Factors such as type of cargo, crew sizes, and mixed crews or not do most probably add to the complexity of the safety culture concept. The work process proposed in this paper was found to be usable and valuable in analyzing and interpreting safety culture results. When applied to a shipping company and on board ships, the visualized results in the dendrograms can constitute important input to the ongoing improvement processes for safety. These results enable group discussions about safety culture aspects and can initiate individual
thought processes as well as organizational improvement processes for safety. Group discussions can take place on different organizational levels. The group composition can be varied with advantage to include different crew members’ perspectives and understanding selleck chemicals llc of safety culture issues. The work process proposed in this paper where safety culture results are visualized in dendrograms facilitates a qualitative understanding of the phenomena safety culture. The output results identify related safety culture aspects and these relationships can guide Torin 1 the design of improvement measures for safety culture and safety in an organization. This work was supported by grants from
the Swedish Mercantile Marine Foundation, the Swedish Maritime Administration, and the Swedish Governmental Agency for Innovation Systems. “
“Peruvians love seafood, and this is nothing new. In 1908 at the 4th International Fishery Congress in Washington DC, Dr Robert E. Coker, Fishery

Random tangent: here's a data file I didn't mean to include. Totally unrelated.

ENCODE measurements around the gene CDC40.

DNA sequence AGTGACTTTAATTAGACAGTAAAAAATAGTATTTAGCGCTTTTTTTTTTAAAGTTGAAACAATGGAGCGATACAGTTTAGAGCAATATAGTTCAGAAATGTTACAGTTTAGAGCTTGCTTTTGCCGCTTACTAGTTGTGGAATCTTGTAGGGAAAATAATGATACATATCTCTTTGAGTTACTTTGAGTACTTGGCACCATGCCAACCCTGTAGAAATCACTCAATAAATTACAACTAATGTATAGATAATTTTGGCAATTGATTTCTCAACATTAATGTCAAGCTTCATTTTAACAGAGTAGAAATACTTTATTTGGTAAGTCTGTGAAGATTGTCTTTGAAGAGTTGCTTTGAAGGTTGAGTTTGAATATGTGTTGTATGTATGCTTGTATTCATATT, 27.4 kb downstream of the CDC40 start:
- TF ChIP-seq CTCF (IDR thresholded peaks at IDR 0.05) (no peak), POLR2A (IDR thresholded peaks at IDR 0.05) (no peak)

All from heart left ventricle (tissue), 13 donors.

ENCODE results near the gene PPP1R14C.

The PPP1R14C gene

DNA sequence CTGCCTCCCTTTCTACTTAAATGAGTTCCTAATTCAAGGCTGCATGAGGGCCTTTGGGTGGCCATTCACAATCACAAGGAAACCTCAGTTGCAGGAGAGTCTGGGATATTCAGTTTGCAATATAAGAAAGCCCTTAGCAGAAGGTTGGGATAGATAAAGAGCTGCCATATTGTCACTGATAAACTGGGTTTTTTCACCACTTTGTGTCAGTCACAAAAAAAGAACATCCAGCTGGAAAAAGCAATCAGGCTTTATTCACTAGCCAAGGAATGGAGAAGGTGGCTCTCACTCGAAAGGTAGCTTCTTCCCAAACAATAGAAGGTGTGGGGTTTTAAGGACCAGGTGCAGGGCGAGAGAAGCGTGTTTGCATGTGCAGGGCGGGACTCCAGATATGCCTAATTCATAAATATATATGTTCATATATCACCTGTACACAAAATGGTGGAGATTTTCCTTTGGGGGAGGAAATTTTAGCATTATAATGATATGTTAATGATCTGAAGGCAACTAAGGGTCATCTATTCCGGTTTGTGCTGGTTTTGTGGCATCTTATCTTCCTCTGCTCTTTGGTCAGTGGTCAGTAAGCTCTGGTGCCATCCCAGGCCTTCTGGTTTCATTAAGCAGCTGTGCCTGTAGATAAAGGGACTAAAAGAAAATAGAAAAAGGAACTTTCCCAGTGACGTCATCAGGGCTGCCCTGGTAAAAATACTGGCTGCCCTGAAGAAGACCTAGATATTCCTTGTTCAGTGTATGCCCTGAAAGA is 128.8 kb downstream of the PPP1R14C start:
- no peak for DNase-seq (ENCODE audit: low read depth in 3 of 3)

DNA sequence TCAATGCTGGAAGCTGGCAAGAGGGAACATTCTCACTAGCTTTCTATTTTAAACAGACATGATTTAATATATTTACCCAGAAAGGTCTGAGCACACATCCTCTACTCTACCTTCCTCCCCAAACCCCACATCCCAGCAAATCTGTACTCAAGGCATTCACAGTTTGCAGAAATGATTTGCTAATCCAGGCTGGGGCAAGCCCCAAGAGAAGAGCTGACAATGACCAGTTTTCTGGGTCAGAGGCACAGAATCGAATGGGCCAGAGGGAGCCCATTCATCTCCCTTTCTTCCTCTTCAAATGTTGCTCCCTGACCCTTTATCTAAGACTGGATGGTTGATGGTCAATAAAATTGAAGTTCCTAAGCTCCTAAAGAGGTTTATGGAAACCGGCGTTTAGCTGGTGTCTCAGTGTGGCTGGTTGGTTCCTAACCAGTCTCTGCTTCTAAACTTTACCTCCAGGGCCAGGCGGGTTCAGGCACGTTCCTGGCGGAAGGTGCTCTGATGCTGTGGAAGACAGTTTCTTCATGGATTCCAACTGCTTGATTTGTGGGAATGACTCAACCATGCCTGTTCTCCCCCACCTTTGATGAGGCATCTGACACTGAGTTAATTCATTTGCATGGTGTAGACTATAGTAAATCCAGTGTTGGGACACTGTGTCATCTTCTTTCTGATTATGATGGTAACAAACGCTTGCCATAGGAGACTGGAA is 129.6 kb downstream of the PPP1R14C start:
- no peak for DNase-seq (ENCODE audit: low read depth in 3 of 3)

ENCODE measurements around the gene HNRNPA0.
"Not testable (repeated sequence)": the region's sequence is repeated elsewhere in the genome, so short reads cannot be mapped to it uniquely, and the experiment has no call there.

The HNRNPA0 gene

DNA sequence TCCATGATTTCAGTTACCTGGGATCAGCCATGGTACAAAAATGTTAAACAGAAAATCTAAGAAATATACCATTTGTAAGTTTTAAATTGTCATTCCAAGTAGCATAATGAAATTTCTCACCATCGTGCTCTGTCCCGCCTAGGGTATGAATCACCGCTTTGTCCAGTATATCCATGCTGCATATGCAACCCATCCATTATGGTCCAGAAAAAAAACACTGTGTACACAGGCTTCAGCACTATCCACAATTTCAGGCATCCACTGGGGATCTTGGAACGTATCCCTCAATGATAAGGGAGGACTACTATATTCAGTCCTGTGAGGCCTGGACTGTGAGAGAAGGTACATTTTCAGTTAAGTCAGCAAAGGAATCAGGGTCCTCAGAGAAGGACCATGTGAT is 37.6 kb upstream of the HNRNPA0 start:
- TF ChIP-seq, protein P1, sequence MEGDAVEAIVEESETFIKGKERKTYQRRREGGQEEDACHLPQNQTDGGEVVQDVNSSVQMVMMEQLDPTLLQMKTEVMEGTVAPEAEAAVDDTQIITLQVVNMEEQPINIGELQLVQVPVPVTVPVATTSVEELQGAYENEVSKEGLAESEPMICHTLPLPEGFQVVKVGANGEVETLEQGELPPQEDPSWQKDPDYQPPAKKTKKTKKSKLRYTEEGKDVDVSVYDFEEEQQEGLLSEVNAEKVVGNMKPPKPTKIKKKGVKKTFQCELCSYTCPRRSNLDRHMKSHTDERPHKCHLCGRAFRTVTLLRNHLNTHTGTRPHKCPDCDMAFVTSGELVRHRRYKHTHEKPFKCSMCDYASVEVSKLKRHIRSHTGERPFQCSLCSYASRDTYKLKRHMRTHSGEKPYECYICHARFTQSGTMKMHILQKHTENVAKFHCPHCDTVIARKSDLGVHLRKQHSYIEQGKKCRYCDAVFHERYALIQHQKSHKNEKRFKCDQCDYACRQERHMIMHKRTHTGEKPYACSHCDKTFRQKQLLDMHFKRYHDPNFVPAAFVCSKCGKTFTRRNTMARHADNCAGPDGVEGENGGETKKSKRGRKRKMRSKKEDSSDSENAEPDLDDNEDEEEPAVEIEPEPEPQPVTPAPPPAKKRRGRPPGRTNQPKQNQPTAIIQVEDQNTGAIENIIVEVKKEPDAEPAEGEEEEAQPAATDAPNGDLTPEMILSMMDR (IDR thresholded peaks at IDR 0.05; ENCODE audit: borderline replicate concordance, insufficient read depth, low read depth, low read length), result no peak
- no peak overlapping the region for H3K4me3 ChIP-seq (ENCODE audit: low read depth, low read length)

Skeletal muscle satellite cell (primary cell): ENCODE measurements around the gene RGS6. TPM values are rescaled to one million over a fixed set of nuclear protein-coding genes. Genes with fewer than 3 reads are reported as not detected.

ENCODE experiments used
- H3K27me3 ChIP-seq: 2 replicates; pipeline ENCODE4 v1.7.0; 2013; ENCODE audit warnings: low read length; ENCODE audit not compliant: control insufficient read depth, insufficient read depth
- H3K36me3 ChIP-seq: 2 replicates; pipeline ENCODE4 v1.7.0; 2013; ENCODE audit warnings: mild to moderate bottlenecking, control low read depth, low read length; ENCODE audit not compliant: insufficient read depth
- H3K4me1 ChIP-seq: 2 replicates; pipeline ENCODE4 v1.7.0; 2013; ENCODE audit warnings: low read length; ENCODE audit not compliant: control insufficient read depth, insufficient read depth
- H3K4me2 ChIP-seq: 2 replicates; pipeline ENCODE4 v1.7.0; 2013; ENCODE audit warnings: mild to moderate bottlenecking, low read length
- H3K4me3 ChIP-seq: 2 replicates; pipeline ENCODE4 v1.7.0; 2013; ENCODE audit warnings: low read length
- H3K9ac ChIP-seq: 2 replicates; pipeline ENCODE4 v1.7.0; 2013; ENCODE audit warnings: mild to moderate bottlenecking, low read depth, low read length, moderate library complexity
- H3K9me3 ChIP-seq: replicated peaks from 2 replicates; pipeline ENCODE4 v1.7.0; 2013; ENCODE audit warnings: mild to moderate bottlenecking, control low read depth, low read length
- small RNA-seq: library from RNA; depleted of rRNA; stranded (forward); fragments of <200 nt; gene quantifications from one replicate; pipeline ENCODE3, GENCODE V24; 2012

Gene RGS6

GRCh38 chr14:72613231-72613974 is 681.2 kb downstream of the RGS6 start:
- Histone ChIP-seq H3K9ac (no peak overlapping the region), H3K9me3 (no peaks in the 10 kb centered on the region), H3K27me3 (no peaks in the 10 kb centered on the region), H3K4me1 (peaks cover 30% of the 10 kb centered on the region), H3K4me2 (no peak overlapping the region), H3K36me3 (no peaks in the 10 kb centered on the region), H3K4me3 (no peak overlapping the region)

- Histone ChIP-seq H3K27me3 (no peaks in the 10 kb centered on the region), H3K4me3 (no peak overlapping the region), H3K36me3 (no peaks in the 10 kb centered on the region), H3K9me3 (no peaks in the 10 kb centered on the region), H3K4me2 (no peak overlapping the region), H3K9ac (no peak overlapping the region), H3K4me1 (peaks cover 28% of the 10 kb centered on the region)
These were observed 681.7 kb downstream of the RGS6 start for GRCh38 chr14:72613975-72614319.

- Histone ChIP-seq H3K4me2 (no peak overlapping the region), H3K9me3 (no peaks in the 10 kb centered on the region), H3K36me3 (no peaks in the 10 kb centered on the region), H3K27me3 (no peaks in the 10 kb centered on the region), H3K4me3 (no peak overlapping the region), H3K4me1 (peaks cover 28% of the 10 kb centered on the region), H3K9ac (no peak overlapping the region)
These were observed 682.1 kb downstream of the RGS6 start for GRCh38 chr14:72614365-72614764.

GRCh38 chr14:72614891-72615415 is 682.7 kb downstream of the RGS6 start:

Expert to the Government of Peru, described the Peruvian fisheries, and stated “no people could be more highly or more generally MTMR9 appreciative of fish food” . Dr Coker’s description is one of highly diverse fisheries and, as he expressed it, “[d]oubtless the fishes and the fishery resources of no country represented at this congress are less known to the world than are those of Peru. As can be expected, anchoveta (Engraulis ringens, Peruvian anchovy), the central species in the world’s most productive ecosystem formed part of Coker’s description. “[S]triking … are the immense schools of small fishes, the “anchobetas“ (Engraulis ringens Jenyns), which are followed by numbers of bonitos and other fishes and by sea lions, while at the same time they are preyed upon by the flocks of cormorants, pelicans, gannets, and other abundant sea birds. It is these birds, however, that offer the most impressive sight. The long files of pelicans, the low-moving black clouds of cormorants, or the rainstorms of plunging gannets probably can not be equaled in any other part of the world. These birds feed chiefly, almost exclusively, upon the anchobetas. The anchobeta, then, is not only an article of diet to a large number of Peruvians, and the food of the larger fishes, but, as the food of the birds, it is the source from which is derived each year probably a score of thousands of tons of high-grade bird guano.